SALES START TO REFLECT UPCOMING ST. PATTY'S

Everybody is Irish on St. Patrick's Day. And that's no blarney, say supermarket retailers who know the holiday is upon them by the rise in corned beef sales."St. Patrick's Day is an important holiday from a food standpoint because it seems like almost every American household will be having corned beef and cabbage on that day," said Bill Vitulli, vice president of community and government relations

Everybody is Irish on St. Patrick's Day. And that's no blarney, say supermarket retailers who know the holiday is upon them by the rise in corned beef sales.

"St. Patrick's Day is an important holiday from a food standpoint because it seems like almost every American household will be having corned beef and cabbage on that day," said Bill Vitulli, vice president of community and government relations for A&P, Montvale, N.J.

Sales of corned beef during the week prior to St. Patrick's Day, which is March 17, typically account for between 85% and 90% of the chain's corned beef sales for the year, he said.

So A&P and other retailers are now planning in-store displays, writing ads and developing pricing strategies in preparation for a week they anticipate will bring brisk sales.

Rex White, meat market manager for Kelley's Supermarkets, Niceville, Fla., said it is the peak season for corned beef.

"It is an item we sell year-round, but this is the Super Bowl for this item," said White. "I would say sales triple during this period."

As with other highly competitive holiday items, prices are often forced down to lure customers, according to the retailers surveyed. And they expect this year to be no different, with prices dropping an average of $1 per pound to between $1.39 to $1.59 from a typical range of $2.59 to $2.79.

"You will find, corned beef will be an excellent buy," said Vitulli. "It is similar to turkeys at Thanksgiving when they are sold well below cost."

A&P's hope, said Vitulli, is "when people come in to buy them, they will also buy everything else to fill out the meal."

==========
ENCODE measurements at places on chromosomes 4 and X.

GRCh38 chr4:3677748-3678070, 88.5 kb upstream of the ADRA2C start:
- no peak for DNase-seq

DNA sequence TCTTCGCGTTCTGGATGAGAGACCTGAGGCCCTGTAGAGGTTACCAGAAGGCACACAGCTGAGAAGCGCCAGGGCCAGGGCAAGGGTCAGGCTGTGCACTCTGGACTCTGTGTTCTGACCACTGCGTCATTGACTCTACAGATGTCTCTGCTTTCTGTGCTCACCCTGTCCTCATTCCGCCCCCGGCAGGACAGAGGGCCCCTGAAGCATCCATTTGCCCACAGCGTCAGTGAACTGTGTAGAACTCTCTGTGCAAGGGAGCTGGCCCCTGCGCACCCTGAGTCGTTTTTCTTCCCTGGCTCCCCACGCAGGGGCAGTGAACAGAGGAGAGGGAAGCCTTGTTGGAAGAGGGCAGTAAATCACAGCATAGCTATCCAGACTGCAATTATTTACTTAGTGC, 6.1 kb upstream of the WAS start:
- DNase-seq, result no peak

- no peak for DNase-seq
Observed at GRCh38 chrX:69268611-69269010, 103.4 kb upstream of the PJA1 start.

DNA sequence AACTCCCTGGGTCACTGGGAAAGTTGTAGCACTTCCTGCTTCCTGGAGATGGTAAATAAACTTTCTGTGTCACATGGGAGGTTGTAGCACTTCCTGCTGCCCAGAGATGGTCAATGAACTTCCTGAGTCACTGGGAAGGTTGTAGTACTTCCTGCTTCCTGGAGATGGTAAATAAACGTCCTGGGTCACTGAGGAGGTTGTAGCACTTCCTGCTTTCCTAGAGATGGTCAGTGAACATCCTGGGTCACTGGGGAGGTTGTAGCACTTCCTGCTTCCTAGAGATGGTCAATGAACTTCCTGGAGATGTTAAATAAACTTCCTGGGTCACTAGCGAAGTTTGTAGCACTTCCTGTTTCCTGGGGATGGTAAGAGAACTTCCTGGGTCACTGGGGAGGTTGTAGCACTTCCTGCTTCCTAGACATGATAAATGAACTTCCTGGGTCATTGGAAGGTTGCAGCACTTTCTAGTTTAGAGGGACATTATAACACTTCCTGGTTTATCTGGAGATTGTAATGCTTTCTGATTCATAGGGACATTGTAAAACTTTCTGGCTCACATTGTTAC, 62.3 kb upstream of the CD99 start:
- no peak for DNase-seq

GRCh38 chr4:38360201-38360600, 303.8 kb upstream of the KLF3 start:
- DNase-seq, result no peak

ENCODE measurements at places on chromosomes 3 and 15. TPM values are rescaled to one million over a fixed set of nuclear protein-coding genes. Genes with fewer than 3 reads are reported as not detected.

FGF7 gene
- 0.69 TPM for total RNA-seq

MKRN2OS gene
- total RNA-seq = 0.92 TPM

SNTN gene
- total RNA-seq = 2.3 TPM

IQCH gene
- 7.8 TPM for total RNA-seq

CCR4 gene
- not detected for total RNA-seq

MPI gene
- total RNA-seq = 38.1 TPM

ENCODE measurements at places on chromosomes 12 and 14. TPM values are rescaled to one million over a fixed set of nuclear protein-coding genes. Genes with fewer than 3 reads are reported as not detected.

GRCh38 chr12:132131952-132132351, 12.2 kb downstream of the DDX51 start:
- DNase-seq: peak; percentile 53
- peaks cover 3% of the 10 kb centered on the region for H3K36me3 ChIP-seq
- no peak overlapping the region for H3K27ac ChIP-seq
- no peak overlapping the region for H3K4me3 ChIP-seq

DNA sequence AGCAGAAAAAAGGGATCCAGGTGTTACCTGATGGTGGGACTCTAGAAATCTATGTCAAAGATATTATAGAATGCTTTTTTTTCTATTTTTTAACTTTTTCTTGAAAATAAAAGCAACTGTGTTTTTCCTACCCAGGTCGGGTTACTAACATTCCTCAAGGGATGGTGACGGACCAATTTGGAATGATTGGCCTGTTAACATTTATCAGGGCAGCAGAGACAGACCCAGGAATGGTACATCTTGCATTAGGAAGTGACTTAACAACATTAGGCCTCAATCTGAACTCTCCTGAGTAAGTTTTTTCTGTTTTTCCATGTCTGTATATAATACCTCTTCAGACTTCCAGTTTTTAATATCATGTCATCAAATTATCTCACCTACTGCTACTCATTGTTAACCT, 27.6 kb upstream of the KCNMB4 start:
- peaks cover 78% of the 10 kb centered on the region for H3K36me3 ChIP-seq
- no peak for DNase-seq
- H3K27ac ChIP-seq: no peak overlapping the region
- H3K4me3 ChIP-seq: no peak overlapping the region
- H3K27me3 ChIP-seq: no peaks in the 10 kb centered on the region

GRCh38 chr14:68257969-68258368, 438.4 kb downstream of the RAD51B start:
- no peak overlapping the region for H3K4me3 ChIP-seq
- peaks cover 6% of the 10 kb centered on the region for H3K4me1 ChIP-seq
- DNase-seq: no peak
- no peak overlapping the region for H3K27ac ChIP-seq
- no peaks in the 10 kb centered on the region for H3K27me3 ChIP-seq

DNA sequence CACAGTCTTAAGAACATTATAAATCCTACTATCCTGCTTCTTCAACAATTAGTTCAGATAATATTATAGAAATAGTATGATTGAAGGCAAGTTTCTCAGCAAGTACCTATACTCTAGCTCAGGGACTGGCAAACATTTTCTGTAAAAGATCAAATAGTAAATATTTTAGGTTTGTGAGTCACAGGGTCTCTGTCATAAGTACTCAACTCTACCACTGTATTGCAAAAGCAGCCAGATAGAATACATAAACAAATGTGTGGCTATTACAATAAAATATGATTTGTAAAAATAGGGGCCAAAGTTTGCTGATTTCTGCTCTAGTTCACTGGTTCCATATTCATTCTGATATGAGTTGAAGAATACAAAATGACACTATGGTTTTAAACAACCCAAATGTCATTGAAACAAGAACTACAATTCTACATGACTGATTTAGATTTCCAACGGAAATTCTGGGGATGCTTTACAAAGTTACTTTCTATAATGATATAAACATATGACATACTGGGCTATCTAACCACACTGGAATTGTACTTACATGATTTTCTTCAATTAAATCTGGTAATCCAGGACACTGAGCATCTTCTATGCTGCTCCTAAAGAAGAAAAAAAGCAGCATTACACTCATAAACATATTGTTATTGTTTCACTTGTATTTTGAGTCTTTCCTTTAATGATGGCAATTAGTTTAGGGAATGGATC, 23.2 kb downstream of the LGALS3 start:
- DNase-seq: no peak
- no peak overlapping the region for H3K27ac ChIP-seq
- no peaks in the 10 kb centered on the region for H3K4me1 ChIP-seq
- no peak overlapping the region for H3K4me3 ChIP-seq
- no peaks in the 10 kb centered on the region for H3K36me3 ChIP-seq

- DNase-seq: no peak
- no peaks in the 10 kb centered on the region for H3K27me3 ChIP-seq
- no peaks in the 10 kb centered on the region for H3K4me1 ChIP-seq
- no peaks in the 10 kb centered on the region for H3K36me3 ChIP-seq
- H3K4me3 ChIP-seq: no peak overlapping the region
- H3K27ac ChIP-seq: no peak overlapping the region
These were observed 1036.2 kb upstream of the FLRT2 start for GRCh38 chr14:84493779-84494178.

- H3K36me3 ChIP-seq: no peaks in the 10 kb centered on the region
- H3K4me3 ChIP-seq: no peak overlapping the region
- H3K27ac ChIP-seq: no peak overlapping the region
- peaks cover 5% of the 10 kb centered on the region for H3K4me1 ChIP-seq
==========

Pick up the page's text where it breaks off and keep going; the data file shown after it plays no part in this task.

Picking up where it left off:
Stewart Wong, meat buyer for Bel Air Markets, West Sacramento, Calif., said St. Patrick's Day "is a good holiday for us."

And, unlike some other highly perishable items, corned beef can keep longer and overordering isn't much of a problem.

"We give it some thought, but if we miss by 100 cases, it's not a big deal," said Wong.

However, another retailer's experience has found that after the holiday, corned beef won't sell through easily.

"If you overorder, you have a hard time moving the item after St. Patrick's Day is gone. We'd almost rather run out than be hung with it afterwards," said White.

To promote the holiday, Kelley's starts advertising the week before and usually each store builds a display in the department.

While plans for this year are still being developed, last year's highlights included an iron pot with a rainbow leading from the pot to the ceiling, filled with corned beef and cabbage.

When asked if her company celebrates St. Patrick's Day, Jean Story, director of public relations for Felpausch Food Centers, Hastings, Mich., said, "Actually, we go crazy!"

This is the third year in a row, she said, that the 21-store chain has run a "buy the corned beef and get the vegetables free" offer. That would include the cabbage, potatoes and carrots, she said.

"In the past, we've also had display contest which is a joint effort between the meat and produce departments." She said it will probably be held again.

Additionally, she said, in-store demos for corned beef have proven very successful. It came as a surprise to us that "a lot of people don't know how to cook corned beef and have never tasted it!"

"So, by exposing it to them that way it also helps increase sales," said Story.

Starr McConnell, meat buyer for Compton's Holiday Markets, Sacramento, Calif., expects sales of corned beef to increase by "at least 10 times" normal this year.

"Of course, we promote it. We have to for the holiday. Besides," said McConnell. "I'm Irish."

However, he noted, "it is an item that we sell at cost, because that's what the competition demands." While the chain does some cross-merchandising between the meat and produce departments, said McConnell, "in-store we don't do as much decorating as I would like to, but we do use some signs. We just don't have the time to do a lot of decorating."